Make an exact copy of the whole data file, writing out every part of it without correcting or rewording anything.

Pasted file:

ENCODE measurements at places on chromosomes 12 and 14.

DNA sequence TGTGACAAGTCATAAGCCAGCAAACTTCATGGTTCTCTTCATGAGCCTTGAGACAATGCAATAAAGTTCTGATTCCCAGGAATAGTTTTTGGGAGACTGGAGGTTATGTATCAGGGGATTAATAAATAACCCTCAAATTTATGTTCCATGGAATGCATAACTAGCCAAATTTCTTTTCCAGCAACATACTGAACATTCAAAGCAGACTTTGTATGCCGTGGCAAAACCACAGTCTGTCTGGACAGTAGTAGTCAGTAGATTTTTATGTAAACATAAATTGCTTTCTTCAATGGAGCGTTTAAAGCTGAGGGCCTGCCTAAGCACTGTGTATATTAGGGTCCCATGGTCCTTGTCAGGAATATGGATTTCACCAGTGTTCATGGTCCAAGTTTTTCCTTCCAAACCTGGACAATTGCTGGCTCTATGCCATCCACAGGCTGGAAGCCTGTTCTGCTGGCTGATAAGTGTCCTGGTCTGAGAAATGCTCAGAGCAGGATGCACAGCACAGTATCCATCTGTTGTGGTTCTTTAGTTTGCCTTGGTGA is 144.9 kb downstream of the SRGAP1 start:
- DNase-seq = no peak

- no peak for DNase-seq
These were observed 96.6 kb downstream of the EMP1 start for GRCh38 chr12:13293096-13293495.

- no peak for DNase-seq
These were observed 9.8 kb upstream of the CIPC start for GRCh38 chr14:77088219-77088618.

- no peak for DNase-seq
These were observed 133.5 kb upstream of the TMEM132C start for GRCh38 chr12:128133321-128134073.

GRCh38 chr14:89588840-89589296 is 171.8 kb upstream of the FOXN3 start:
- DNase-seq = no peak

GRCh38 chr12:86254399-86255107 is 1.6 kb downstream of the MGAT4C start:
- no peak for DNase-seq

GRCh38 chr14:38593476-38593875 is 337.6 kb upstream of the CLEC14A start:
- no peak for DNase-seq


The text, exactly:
ENCODE measurements at places on chromosomes 12 and 14.

DNA sequence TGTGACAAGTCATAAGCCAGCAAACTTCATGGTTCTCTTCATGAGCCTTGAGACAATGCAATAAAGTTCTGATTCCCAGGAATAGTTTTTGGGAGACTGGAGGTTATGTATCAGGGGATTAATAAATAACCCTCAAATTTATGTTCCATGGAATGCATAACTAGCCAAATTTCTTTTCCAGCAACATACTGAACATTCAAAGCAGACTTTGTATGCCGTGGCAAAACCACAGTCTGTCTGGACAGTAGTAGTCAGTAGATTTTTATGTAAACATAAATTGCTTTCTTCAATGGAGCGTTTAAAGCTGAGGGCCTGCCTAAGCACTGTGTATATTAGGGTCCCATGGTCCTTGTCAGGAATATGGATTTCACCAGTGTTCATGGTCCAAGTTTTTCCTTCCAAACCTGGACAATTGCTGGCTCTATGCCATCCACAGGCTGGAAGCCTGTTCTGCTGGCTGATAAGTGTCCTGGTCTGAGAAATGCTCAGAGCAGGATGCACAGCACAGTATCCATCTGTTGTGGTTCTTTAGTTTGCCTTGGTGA is 144.9 kb downstream of the SRGAP1 start:
- DNase-seq = no peak

- no peak for DNase-seq
These were observed 96.6 kb downstream of the EMP1 start for GRCh38 chr12:13293096-13293495.

- no peak for DNase-seq
These were observed 9.8 kb upstream of the CIPC start for GRCh38 chr14:77088219-77088618.

- no peak for DNase-seq
These were observed 133.5 kb upstream of the TMEM132C start for GRCh38 chr12:128133321-128134073.

GRCh38 chr14:89588840-89589296 is 171.8 kb upstream of the FOXN3 start:
- DNase-seq = no peak

GRCh38 chr12:86254399-86255107 is 1.6 kb downstream of the MGAT4C start:
- no peak for DNase-seq

GRCh38 chr14:38593476-38593875 is 337.6 kb upstream of the CLEC14A start:
- no peak for DNase-seq